Kirkliston Parish Church is a congregation of the Church of Scotland (within the Presbytery of Edinburgh). Kirkliston parish also includes Edinburgh Airport and the neighbouring community of Newbridge. The Reverend Margaret Lane became its minister in 2008, succeeding the Reverend Glenda Keating (1996-2008), who has now moved to the parishes of Craigie and Symington in Ayrshire.
The graveyard is of great antiquity. It contains the oldest dated stone in all the Lothian area - 1545 (distinguishing gravestones from memorials) Another interesting curiosity in the graveyard is the presence of a Gravestone dated 1727 that includes two carved heads wearing glasses. If the date on this headstone is accurate then this is the world's oldest depiction of glasses with sides.
The graveyard lies largely to the west of the church on sloping ground in a relatively unusual disposition relative to the church (historic churches normally having the bulk of the graveyard to the south) but this seems largely determined by the line of the road to the south and availability of land to the west allowing expansion. Unusually for towns or towns the much later Kirkliston Cemetery (begun in 1928) has squeezed into a site NE of the church on the site of the former manse and garden.
The Kirkliston Free Church dates from the Disruption of 1843. Having a tall stone spire (added by Hippolyte Blanc in 1880) it also has a commanding role in the local landscape and streetscape. No actual Free Church have met there for many years; nowadays it is used by the Parish Church as a church hall, and it has subsequently been renamed the Thomas Chalmers Centre after Thomas Chalmers the first moderator of the Free Church.
Kirkliston was designated a conservation area on 13 October 1977. The conservation area all lies south of the main crossroads and Main Street. Although Main Street is not included in the conservation area, the Conservation Area Character Appraisal recognises that boundary changes to include parts of Main Street would help to preserve the townscape.
It focuses on the Parish Church, The Square and the High Street but also stretches south down to encompass the remote manse and the little group of buildings at Breastmill (1672) also known as Priest Mill.
Its boundary splits the now largely demolished distillery site and it is recognised that inclusion of the entire site would help to control redevelopment.
The boundary encompasses the River Almond as it passes the town leading to the net area of the conservation area being primarily open space rather than buildings.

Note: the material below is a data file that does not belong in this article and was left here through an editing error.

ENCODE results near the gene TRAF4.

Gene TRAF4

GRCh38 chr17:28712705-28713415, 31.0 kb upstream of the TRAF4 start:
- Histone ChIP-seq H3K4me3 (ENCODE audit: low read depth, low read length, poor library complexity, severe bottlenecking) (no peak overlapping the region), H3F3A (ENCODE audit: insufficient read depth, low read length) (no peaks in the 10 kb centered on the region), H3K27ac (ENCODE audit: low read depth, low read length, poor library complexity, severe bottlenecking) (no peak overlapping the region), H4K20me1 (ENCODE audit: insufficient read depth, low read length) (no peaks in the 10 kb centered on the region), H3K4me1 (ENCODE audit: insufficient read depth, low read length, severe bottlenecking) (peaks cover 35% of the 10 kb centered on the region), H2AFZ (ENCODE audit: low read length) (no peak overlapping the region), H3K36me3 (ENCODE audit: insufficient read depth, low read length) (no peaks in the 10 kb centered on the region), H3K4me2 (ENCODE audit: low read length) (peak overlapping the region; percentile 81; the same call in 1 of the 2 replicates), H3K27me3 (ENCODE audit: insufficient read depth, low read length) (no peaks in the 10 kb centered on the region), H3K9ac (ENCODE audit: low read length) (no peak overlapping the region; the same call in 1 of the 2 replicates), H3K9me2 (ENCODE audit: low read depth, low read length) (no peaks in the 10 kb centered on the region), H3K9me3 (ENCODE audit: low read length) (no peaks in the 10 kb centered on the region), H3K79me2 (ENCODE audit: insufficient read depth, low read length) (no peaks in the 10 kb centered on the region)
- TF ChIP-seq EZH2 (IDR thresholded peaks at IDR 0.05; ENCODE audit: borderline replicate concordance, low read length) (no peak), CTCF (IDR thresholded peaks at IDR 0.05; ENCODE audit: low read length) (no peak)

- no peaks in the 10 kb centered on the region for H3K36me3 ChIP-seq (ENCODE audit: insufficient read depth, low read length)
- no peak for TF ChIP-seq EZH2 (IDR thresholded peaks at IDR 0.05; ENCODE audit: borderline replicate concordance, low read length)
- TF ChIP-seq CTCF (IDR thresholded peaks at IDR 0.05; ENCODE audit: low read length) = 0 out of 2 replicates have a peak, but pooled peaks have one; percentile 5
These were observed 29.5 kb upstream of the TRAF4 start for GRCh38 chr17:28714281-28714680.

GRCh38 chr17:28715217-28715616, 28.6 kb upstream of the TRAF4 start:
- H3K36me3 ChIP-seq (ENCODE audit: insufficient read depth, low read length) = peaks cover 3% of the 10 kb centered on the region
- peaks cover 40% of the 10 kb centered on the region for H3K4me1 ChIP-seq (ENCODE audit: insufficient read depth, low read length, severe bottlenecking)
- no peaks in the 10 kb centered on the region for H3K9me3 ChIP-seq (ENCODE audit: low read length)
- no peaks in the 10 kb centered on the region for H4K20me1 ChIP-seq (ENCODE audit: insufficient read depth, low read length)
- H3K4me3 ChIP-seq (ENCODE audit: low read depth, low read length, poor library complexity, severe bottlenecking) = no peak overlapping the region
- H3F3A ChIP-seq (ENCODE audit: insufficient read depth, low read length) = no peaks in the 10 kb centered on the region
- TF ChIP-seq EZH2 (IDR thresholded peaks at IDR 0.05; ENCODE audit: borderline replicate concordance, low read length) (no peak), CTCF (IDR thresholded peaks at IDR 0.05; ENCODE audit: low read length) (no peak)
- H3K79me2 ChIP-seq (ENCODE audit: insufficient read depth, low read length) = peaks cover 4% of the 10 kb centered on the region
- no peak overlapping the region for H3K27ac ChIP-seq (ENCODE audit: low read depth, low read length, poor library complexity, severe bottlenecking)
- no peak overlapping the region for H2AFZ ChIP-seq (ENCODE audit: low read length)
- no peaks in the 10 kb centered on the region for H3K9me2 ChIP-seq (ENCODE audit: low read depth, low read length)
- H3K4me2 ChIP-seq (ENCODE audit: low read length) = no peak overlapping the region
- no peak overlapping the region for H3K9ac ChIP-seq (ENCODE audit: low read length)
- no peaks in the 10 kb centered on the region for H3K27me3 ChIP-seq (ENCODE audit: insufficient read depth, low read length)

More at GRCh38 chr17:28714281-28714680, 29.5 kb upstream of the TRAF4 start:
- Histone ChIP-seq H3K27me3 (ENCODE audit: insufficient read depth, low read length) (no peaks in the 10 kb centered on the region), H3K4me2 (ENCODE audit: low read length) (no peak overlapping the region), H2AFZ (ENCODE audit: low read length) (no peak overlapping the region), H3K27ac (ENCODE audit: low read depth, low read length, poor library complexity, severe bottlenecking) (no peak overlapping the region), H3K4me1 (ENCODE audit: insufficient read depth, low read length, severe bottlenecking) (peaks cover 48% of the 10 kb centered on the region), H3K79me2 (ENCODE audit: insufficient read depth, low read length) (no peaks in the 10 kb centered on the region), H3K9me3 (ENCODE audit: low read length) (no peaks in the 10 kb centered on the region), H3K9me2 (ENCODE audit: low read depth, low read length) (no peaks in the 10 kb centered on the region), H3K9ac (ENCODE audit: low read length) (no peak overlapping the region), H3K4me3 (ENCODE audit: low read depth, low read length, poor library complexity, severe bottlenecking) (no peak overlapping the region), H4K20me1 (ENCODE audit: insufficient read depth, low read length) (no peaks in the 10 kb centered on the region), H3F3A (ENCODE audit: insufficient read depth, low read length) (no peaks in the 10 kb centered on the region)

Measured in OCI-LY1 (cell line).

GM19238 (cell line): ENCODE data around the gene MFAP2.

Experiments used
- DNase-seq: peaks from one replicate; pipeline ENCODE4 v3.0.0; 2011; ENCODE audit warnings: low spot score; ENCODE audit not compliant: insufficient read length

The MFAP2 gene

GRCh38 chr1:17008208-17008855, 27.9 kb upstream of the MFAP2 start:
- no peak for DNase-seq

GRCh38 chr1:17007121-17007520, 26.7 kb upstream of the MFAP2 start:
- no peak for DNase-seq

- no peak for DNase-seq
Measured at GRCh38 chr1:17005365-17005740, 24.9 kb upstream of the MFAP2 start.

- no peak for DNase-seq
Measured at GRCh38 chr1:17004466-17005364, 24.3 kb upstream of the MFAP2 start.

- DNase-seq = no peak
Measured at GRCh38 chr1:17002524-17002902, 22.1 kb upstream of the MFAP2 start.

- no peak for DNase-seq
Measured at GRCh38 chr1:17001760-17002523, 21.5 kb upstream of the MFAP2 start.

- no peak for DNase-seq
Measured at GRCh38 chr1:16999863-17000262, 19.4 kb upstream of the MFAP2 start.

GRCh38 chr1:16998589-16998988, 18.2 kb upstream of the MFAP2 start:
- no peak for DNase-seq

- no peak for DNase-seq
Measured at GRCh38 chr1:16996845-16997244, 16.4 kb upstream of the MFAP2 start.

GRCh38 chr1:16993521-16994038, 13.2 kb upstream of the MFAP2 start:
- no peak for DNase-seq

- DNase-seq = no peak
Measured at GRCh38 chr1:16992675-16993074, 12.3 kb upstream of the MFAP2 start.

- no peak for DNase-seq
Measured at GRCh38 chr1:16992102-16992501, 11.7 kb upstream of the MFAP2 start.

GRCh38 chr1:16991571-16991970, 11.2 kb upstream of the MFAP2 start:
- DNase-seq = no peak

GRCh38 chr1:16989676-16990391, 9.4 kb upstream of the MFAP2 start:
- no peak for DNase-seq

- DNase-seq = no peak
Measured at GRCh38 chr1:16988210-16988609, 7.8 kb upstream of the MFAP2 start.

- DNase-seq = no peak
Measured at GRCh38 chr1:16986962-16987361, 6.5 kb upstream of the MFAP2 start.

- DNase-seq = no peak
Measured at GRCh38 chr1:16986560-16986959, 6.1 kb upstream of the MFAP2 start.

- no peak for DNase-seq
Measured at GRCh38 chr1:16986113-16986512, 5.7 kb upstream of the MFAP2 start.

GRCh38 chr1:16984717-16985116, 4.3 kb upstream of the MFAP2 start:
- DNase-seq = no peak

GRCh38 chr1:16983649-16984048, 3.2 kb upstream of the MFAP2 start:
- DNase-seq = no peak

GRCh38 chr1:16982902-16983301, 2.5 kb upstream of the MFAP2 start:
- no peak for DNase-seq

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Kirkliston is often referred to with the nickname "Cheesetown". There are two principal theories for this. One suggestion is that it is due to an inscription mentioning cheese carved by Bums in a window of Castle House (the second oldest building, formerly an Inn). The most widely used explanation however is that when the Forth Bridge was being built, the workers who lodged in Kirkliston often had cheese sandwiches for lunch. However since the term seems largely to date from the late 20th century neither of these explanations holds much weight.
Until 1930, Kirkliston had its own railway station, built by the North British Railway. The station was located on a branch line from "Queensferry Junction" (near Ratho on the Edinburgh-Glasgow main line) to Dalmeny, which was opened in 1866. The line was extended from Dalmeny to Queensferry and Port Edgar a few years later.
Kirkliston Station was closed to passengers by the London and North Eastern Railway in 1930. Freight trains through Kirkliston ended in 1966 and the railway track was subsequently removed. There are still references to the station in the name of two streets. The old railway line has been converted into a cycle path.
Kirkliston is serviced by First buses Service 38 which runs to Stirling.
Isobel Wylie Hutchison
Isobel Wylie Hutchison was a Scottish Arctic Traveller and Plant Collector. She was born in 1889 in Carlowrie Castle, Kirkliston and lived there until her death in 1982. She travelled to Iceland, Greenland, the Lofoten Islands Alaska and the Aleutian Islands collecting plants and information for her books. She travelled on her own. She wrote several books about her travels, wrote poems, painted pictures which she published on her return.
- "The Lord-Lieutenants (Scotland) Order 1996". Legislation.gov.uk. 2011-07-04. Retrieved 2016-05-04.
- "Kirkliston (City of Edinburgh)". Retrieved 2014-06-19.
- "Kirkliston, Stirling Road, Drambuie Production And Bottling Plant". Retrieved 2014-07-02.
- Buildings of Scotland; Lothian by Colin McWilliam
- unpublished leaflet by Stephen C. Dickson , Surveyor of Graveyards and Cemeteries for CEC, 1984e
- Optical Curiosities in Scotland collectorcafe.com
- "Kirkliston Conservation Area Character Appraisal" (PDF). Retrieved 2014-06-23.